‘Balance sheet’ – sounds pretty businessy, doesn’t it? Well, it’s supposed to! Something that we learnt early on, after having read Robert Kiyosaki’s Rich Dad Poor Dad, is that you should treat your money and investments like a business. Robert’s philosophy is that every dollar that you have is a potential employee, who can work hard for you to create more employees (or dollars). These recently acquired employees can work similarly hard to create even more employees, and so on.
The individual assets and liabilities
This chart is mostly self explanatory, and it also gives you a lot more detail on the assets and liabilities that we had acquired prior to tracking our finances. In December 2016, we had a small pot of cash, two investment properties (on the cheaper end of the scale), a small amount of superannuation (generated over the last few years of our working lives), and a small amount invested in an actively managed mutual fund.
And considering all of these, you would think that our net worth column would be higher! But not so fast, because on the other hand, we have a credit card, a substantial amount of student loans, a home loan attached to each investment property (of course!), a margin loan allowing for further investment in the actively managed fund, and other debt (primarily family debt – don’t worry, you will see that this is paid off rapidly!). But you’ve got to spend money to make money… Right? Right!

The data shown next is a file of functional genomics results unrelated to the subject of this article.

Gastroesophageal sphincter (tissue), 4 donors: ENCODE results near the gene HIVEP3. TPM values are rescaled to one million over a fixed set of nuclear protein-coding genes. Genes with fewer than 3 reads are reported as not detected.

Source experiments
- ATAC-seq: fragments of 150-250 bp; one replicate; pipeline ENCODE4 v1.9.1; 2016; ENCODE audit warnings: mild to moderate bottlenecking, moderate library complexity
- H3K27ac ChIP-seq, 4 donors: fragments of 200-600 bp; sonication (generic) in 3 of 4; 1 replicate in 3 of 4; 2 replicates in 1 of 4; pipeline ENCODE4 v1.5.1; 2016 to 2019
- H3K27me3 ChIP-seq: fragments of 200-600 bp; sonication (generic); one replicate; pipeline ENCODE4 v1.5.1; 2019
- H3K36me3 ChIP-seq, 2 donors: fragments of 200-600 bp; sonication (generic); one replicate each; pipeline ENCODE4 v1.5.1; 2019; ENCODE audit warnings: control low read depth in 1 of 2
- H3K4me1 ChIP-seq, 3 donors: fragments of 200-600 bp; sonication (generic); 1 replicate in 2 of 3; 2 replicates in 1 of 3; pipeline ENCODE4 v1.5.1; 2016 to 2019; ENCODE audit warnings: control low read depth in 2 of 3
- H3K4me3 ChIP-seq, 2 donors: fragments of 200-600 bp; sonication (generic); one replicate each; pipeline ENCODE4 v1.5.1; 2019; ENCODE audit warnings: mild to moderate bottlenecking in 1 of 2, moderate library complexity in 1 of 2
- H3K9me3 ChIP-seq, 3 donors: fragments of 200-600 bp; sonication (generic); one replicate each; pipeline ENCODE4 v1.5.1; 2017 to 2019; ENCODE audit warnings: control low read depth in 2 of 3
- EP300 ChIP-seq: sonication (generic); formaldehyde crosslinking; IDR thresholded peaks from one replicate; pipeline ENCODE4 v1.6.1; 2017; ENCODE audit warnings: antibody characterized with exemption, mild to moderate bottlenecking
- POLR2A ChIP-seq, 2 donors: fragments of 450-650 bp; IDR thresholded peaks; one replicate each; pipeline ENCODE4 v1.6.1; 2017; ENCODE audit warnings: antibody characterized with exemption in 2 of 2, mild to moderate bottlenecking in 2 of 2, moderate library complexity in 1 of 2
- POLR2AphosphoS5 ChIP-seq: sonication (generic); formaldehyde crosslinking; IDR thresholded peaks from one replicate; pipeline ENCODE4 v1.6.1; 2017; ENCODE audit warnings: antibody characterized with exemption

It will be highlighted on the chart during each financial update when assets/liabilities change in value or are acquired or disposed of. In general, you will notice that any substantial increase in the value of one of our investments is offset by a similar decrease in our cash supply.
The equity pie chart
The assets and liabilities chart shows you what we own and what we owe, but it’s a bit difficult to do a visual calculation to determine exactly where our cash is currently parked. To help understand this better, the pie chart shows you our equity allocation, rather than simply the total value of our assets.
For any asset, equity is simply the value of the asset minus any attached liability. For an investment property valued at $300,000 with a $250,000 home loan attached, the owner is said to have $50,000 equity in that property. For a share in a company worth $30,000 with no liabilities attached (e.g. a margin loan), the owner has, of course, $30,000 equity in that share.
In December 2016, you can see that we were over invested in property, but more horrifically you can see that we did not own any index funds.
Shock!! Horror!! Index funds, as you will learn (and as we obviously learned after December 2016), should be the absolute staple of any investment account (in our opinion). Anyway, things change quite drastically over the coming months – stay tuned to find out how.
Thanks for reading, and we do sincerely apologise for the lack of photos of Winston the poodle in this update.
The Count and Countess
To continue reading the ‘Our Progress’ series, our first financial update is available.